Thursday morning, as crowds poured into the streets of central Khartoum, ready to regain their voices from the military that overtook their unstable government, civilians spoke of symmetry. Their current protests marked the third anniversary of the mass protests that derailed a government of tyrannical rule precisely three years ago.
Three years ago, massive protests occurred during a revolt that ousted long-time tyrant Omar al-Bashir, resulting in a power-sharing agreement between civilian and military parties. The protests concluded following a power-sharing deal between civilian and military forces, a deal that was breached in October when the military overtook.
An estimated tens of thousands of people attended the protests, ranging from Khartoum to its twin cities of Omdurman and Bahri. The crowds roared despite intimidation tactics, including heavy security and a communications blackout.
Four people got killed in the chaos that emerged. According to a tweet from the Central Committee of Sudan Doctors on Thursday, the four were shot dead by police who opened fire with live ammunition on demonstrations in Omdurman. According to the organization that keeps track of deaths during protests, they did not immediately know the name of the slain.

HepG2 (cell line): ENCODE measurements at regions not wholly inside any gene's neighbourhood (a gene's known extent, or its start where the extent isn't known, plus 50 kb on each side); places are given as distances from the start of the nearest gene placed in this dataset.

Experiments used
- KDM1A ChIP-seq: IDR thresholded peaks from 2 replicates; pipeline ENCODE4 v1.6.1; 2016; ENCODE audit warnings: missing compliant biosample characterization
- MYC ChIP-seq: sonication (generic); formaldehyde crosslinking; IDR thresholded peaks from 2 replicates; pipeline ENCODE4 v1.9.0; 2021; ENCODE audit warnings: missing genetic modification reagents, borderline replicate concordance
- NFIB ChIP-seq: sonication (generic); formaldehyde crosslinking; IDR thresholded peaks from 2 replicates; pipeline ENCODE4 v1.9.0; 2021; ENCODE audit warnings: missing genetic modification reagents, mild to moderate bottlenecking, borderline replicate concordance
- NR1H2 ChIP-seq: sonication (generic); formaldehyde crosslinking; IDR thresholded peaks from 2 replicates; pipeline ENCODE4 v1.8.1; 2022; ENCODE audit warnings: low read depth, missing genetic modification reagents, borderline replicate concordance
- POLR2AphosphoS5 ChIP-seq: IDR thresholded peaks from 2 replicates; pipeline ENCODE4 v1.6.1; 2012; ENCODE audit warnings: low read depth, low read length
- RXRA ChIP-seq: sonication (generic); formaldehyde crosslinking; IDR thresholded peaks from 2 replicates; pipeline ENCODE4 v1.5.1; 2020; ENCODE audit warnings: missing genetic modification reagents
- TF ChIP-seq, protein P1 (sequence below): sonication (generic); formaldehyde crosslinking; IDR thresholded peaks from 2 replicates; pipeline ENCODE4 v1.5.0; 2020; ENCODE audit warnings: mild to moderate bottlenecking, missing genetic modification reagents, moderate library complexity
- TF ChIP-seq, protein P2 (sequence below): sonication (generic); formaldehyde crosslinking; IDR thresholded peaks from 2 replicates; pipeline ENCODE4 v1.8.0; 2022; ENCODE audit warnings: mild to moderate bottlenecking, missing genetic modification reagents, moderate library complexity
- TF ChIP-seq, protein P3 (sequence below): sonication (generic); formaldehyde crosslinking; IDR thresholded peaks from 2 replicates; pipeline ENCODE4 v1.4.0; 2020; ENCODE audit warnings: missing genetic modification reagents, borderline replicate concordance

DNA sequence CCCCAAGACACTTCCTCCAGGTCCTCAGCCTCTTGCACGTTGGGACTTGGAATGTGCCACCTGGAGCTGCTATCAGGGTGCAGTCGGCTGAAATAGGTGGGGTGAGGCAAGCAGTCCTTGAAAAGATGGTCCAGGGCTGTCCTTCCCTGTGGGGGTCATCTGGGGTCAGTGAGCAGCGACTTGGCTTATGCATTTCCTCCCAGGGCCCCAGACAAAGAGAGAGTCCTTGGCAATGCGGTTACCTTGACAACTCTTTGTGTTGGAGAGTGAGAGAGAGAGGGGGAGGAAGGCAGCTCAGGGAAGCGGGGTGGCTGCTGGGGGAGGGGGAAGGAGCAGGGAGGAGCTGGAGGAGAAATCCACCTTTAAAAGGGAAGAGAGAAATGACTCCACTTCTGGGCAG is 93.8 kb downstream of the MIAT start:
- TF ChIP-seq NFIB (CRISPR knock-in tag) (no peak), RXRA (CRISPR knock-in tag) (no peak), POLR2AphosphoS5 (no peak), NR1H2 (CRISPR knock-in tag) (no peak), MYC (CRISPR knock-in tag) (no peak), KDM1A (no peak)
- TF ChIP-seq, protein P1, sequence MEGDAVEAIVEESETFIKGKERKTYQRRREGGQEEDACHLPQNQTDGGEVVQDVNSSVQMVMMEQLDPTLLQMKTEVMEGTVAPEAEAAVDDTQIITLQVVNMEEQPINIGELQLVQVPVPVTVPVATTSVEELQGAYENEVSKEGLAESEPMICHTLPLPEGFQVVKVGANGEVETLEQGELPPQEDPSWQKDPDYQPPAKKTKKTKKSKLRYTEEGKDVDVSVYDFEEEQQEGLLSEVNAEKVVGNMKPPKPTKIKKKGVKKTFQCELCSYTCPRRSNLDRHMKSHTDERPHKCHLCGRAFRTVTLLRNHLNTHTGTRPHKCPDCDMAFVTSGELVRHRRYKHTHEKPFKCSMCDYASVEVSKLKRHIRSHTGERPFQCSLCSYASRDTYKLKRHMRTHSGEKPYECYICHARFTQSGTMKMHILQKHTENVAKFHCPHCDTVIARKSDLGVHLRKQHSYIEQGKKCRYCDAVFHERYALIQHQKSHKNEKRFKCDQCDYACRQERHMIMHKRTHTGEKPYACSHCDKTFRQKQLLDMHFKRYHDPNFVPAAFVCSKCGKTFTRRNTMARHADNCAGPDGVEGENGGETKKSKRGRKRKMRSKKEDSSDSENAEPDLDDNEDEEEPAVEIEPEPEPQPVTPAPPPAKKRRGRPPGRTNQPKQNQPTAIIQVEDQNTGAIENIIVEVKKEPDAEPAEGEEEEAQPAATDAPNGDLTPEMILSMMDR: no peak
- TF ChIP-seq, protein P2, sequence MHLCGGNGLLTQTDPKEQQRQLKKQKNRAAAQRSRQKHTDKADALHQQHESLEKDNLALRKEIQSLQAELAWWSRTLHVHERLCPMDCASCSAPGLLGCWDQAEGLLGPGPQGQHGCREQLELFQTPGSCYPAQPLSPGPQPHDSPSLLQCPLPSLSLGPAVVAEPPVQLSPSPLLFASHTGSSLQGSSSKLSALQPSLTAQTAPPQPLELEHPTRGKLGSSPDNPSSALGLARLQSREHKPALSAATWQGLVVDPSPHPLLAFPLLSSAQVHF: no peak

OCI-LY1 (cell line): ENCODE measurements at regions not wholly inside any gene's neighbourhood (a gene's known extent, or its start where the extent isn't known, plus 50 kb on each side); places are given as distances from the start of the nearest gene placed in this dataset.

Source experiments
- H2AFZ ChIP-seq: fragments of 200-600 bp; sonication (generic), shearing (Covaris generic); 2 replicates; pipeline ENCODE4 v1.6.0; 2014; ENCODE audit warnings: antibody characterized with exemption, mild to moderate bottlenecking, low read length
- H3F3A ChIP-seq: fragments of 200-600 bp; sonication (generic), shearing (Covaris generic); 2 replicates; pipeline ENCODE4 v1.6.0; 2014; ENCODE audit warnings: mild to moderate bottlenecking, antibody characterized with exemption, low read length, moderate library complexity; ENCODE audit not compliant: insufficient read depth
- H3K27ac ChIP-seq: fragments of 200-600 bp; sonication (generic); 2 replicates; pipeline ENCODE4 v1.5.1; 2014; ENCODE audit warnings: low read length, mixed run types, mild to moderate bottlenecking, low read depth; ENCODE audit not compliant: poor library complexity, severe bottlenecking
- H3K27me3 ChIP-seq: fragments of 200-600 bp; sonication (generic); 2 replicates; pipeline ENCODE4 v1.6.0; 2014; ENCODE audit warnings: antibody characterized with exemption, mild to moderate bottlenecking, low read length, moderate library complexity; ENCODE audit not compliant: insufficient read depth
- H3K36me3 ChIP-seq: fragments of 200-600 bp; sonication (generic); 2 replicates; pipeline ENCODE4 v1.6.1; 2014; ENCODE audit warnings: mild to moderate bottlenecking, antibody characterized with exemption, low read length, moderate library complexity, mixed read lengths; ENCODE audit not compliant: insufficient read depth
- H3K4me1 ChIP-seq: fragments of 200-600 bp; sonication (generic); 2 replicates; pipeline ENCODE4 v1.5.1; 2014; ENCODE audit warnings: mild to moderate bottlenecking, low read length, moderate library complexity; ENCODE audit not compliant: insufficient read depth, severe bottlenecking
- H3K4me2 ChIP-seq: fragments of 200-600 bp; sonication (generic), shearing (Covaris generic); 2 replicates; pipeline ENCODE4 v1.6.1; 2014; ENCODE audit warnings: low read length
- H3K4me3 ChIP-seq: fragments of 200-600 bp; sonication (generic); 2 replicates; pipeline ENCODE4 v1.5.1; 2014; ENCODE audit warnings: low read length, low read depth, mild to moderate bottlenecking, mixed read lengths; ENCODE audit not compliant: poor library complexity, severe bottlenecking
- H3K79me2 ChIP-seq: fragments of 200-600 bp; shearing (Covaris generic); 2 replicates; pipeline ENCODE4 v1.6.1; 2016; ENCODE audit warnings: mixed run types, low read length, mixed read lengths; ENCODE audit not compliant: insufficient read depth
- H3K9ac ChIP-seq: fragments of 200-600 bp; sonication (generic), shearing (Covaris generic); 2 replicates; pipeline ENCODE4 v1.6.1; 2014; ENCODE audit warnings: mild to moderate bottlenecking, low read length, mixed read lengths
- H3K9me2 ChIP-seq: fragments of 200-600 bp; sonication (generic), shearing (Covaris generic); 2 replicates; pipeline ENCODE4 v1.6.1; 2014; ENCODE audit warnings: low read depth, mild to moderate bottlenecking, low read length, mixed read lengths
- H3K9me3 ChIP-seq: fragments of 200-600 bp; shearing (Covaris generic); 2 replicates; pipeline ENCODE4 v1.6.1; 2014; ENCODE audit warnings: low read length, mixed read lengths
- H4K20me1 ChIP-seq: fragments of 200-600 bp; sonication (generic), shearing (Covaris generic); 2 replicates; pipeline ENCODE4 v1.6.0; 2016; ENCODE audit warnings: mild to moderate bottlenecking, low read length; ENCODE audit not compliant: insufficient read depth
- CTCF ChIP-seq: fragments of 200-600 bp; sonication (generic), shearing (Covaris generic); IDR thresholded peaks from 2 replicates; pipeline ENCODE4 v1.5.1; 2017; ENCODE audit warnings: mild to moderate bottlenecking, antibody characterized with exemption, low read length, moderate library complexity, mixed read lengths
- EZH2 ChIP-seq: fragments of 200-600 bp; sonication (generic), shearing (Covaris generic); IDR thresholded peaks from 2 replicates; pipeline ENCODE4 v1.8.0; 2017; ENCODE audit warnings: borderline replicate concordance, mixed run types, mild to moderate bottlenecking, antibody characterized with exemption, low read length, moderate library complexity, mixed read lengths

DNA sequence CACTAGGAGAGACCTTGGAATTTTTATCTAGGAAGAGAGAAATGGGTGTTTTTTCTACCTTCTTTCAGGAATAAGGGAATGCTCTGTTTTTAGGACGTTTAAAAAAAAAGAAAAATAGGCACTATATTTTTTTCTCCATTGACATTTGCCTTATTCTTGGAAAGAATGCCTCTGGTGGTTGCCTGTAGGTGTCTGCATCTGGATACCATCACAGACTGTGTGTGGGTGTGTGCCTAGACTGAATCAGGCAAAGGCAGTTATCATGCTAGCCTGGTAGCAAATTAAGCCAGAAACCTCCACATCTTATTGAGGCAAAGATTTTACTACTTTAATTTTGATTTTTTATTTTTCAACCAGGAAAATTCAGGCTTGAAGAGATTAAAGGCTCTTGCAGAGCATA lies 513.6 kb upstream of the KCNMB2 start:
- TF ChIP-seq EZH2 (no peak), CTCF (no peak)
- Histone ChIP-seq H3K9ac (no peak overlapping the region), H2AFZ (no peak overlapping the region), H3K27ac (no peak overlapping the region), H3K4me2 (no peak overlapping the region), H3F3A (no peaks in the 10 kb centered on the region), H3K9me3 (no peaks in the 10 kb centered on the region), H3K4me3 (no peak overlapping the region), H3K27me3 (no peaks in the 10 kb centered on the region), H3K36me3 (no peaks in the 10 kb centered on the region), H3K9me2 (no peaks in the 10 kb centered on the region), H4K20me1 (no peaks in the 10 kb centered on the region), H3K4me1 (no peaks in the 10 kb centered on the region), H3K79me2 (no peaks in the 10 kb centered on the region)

These protests are reemerging due to a tightening and confining military regime, ramping up security forces. Witnesses claim the dispatched security fired tear gas and water cannons as they tried to prevent the swelling crowds from storming toward the presidential palace.
Ignoring the casualties and violence, the protests continued to roar. One protester told the AFP news agency, “Any form of a coup is rejected, even with Hamdok’s return to the government. Our revolution, the glorious December revolution, is for the sake of a civil institution and a complete civil authority, not for the sake of individuals.” The protests are occurring in several cities countrywide and seem to have little to no intention of stopping until change gets made.
According to the Doctors’ Committee, at least 45 people have been killed in crackdowns on protesters since the October takeover. After reinstating the PM, the protests derailed; the country’s ousted Prime Minister Abdolla Hamdok was reinstated to his position.